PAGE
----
ERIC Number: ED224968
Record Type: RIE
Publication Date: 1982-Dec
Reference Count: 0
Articulation and Multiple-Option Programming: Key Concepts in Developing Occupational Curricula.
Bortz, Richard F.
In developing a vocational education training program, provision must be made for articulating the occupational program and its courses and units with employment opportunities in the occupation. The first step in gathering and organizing data needed in developing an occupational training program is an organizational analysis. The organizational analysis involves three steps: (1) determining the title of the primary occupation, which will later be used to name the occupational program, (2) determining the occupational specialties and subspecialties of the primary occupations to estimate a basis for articulating the components of the training program and to name the courses and units of the program, and (3) determining the occupational program, course, and unit titles. Three groups benefit when the training program is set up in this manner. The students benefit from an education-employment system that offers them multiple-option programming (learning on the job, formal schooling, or a combination) and assists them in attaining their career goals by using the system in total or in part (focusing on one course or one unit). A trained work force is a benefit for the employment community. The school benefits because its training programs are a vital and viable means of preparing students for employment. (YLB)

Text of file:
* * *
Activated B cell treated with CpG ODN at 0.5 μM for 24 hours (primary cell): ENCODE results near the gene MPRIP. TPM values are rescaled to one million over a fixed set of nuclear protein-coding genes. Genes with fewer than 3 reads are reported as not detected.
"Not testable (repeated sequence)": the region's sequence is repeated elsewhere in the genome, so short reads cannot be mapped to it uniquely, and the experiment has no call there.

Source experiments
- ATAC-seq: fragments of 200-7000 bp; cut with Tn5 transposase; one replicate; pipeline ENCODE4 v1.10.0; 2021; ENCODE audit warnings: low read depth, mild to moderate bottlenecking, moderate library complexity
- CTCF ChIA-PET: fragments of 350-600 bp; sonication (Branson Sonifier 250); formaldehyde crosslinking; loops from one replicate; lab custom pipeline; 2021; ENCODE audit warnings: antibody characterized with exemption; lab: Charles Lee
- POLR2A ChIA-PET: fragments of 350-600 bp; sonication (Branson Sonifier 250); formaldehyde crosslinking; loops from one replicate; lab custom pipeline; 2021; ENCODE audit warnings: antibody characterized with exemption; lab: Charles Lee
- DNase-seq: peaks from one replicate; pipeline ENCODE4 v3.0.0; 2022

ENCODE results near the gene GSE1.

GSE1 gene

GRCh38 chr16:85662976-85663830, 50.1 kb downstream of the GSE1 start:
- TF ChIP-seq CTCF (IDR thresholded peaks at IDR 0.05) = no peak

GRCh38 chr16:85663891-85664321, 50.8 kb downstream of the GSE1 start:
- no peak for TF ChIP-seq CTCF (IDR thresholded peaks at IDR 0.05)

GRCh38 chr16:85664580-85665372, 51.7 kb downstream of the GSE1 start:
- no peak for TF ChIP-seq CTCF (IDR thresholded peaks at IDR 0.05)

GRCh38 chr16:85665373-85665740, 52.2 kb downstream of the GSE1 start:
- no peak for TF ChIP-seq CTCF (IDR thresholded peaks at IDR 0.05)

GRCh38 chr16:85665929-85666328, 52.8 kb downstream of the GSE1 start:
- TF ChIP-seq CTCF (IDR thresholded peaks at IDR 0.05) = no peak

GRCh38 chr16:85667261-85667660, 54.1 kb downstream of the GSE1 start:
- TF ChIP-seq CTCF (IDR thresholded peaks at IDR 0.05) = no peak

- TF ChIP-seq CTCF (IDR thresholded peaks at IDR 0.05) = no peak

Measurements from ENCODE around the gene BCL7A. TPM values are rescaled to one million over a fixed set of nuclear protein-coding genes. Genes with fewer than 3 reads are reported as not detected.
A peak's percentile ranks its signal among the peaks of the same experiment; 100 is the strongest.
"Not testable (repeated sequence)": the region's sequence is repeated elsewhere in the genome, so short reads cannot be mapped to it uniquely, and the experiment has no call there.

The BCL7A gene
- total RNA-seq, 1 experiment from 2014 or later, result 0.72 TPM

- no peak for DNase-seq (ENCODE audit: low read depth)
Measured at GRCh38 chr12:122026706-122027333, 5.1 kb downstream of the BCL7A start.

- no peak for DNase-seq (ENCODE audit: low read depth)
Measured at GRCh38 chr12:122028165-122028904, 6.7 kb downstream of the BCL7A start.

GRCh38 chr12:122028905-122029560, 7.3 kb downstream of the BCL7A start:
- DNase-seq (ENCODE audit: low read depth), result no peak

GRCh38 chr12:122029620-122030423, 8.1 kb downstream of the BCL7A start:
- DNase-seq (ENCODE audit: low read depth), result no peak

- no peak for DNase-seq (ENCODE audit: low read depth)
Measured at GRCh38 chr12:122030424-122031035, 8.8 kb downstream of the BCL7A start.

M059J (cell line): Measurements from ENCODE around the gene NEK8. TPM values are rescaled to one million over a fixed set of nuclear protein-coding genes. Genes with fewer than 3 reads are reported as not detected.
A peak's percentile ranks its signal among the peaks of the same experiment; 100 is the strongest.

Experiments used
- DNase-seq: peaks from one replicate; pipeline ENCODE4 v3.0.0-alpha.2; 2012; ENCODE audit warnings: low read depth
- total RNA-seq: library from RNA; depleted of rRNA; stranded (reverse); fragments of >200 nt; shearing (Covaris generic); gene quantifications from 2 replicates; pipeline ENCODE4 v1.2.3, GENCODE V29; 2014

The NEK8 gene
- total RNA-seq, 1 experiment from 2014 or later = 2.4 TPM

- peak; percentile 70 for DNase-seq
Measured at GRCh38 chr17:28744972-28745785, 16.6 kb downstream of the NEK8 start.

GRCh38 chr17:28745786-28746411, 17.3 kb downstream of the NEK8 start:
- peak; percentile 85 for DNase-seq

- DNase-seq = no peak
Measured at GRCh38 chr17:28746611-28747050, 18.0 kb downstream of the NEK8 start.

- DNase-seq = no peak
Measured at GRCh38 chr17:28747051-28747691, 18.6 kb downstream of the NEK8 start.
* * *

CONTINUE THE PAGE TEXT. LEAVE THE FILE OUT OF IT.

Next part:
Publication Type: Opinion Papers; Speeches/Meeting Papers
Education Level: N/A
Authoring Institution: N/A
Identifiers: Linkage; Multiple Option Programming
Note: Paper presented at the American Vocational Education Convention (St. Louis, MO, December 1982).